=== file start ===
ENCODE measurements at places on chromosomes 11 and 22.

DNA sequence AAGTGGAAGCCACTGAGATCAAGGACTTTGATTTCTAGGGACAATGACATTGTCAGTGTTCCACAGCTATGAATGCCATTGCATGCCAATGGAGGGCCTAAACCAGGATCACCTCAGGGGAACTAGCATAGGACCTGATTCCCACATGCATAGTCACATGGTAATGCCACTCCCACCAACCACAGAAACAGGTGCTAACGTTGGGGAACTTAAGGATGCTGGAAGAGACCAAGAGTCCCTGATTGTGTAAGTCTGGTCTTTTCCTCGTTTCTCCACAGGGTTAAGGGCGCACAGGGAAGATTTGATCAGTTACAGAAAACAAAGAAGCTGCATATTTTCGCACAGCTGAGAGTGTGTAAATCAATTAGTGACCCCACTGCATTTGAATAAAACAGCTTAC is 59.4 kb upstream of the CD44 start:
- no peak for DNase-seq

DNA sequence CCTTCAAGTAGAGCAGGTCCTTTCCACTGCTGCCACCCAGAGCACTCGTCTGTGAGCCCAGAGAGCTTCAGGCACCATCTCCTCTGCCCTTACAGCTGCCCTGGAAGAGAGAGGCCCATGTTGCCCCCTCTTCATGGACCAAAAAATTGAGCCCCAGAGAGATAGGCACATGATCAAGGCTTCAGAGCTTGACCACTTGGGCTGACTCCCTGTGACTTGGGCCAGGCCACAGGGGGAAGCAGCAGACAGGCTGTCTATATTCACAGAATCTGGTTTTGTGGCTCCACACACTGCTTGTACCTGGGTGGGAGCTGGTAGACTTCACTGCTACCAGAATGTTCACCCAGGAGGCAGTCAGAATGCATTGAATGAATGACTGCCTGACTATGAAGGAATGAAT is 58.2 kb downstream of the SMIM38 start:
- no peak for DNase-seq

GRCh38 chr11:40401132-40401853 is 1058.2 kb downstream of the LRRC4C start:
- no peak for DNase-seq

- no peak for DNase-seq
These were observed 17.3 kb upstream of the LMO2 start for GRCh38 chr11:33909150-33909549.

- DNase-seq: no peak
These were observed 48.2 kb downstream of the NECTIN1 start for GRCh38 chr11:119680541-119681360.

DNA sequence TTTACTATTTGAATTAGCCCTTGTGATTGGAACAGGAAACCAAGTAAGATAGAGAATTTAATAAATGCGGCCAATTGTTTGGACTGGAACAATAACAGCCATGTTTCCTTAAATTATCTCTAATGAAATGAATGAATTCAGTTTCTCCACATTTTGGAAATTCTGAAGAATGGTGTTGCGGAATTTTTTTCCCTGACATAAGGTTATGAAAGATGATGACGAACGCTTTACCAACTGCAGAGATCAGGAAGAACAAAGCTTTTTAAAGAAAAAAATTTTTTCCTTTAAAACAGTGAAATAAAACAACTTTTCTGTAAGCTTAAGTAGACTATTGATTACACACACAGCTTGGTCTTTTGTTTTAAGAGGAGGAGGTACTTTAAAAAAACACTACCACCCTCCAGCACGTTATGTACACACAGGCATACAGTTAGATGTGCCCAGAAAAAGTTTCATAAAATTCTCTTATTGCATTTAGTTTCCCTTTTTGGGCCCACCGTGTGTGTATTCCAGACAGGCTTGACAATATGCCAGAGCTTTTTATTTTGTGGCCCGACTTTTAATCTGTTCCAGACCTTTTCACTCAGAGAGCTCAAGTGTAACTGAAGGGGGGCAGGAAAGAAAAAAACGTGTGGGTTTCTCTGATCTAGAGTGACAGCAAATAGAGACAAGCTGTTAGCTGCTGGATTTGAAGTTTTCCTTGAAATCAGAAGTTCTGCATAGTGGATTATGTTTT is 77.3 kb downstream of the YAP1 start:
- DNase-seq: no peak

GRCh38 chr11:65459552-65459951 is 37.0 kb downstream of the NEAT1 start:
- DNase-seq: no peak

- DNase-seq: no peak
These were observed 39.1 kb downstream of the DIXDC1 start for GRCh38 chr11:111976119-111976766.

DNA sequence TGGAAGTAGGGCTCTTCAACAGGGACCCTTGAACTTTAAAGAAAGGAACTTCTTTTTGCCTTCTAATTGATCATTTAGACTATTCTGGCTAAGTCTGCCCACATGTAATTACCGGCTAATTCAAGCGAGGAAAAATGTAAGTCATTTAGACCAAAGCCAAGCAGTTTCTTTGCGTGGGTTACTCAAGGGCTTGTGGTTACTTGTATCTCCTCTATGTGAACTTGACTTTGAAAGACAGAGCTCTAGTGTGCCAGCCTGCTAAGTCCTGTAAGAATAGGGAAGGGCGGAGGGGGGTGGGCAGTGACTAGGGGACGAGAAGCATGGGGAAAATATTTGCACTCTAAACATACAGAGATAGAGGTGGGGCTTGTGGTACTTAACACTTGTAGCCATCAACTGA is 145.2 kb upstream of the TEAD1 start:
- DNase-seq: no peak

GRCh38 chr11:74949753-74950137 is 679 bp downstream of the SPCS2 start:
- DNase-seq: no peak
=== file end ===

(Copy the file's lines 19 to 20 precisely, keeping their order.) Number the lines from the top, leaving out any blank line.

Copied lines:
- DNase-seq: no peak

GRCh38 chr11:74949753-74950137 is 679 bp downstream of the SPCS2 start: